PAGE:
- Associated Press - Monday, February 9, 2015

LITTLE ROCK, Ark. (AP) - The Arkansas Senate passed legislation Monday aimed at clearing the way for districts to use teachers, administrators and other staff as armed guards and eliminating the regulatory panel that had resisted similar efforts.

By a 33-1 vote, the Senate approved a bill abolishing the Arkansas Board of Private Investigators and School Security Agencies. The measure, which now heads to the House, would put the board’s duties under the Arkansas State Police.

The move was in response to the board deciding in 2013 to allow 13 districts to continue for two years licenses classifying them as private security firms, but not accept any new applications.

Then-Attorney General Dustin McDaniel had warned the licensing law the districts used for arming staff was intended for private businesses.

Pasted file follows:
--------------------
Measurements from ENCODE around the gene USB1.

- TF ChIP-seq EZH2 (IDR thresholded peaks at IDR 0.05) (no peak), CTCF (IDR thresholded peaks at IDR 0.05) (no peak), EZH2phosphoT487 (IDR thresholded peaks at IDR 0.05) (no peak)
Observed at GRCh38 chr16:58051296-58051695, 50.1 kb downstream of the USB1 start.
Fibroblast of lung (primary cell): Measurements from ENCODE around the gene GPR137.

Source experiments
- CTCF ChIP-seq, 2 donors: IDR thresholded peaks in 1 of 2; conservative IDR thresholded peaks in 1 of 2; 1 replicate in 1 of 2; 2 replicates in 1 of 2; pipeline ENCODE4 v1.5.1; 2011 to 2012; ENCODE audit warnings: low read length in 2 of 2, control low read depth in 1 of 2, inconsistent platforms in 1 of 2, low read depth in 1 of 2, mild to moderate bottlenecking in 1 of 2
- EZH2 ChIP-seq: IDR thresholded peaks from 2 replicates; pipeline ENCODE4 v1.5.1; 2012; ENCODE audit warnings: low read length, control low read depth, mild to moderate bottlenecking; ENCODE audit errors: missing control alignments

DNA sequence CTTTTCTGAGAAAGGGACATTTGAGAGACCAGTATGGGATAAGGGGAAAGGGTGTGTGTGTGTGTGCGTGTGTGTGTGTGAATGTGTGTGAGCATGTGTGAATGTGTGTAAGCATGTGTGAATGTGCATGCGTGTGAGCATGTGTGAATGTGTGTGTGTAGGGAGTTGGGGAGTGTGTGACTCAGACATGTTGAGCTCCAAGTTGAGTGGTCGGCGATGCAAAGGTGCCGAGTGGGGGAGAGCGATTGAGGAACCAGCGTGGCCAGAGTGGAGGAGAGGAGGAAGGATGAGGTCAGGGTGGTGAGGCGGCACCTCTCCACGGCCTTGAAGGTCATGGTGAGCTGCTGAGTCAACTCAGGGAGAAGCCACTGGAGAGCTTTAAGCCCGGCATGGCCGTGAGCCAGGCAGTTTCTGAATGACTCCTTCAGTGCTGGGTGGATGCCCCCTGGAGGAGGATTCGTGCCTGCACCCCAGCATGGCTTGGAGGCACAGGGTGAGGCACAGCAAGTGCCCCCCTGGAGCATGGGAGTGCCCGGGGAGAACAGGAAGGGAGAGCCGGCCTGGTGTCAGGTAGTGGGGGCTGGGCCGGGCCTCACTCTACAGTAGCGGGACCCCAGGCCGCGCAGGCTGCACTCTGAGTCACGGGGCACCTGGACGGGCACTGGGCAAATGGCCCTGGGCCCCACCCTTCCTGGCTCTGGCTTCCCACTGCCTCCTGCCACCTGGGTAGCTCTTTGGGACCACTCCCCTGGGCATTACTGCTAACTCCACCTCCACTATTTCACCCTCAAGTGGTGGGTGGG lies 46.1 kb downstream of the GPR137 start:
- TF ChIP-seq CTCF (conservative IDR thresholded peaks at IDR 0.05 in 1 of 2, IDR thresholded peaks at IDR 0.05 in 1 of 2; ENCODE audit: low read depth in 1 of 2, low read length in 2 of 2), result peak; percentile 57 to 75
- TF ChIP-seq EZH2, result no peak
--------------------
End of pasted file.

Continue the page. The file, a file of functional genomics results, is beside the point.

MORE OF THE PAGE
Clarksville, a 2,500-student district in western Arkansas, had trained 22 teachers and staff to work as volunteer security guards carrying concealed handguns. The district had set up a 53-hour training program that included roleplaying drills of school shootings, with teachers and staff using “airsoft” pellet guns and students wearing protective facemasks and jackets.

Under the legislation, state police must set minimum training requirements that school employees would have to meet before they would be licensed as security guards for their district. The training requirements include active shooter training, trauma care and handgun safety.

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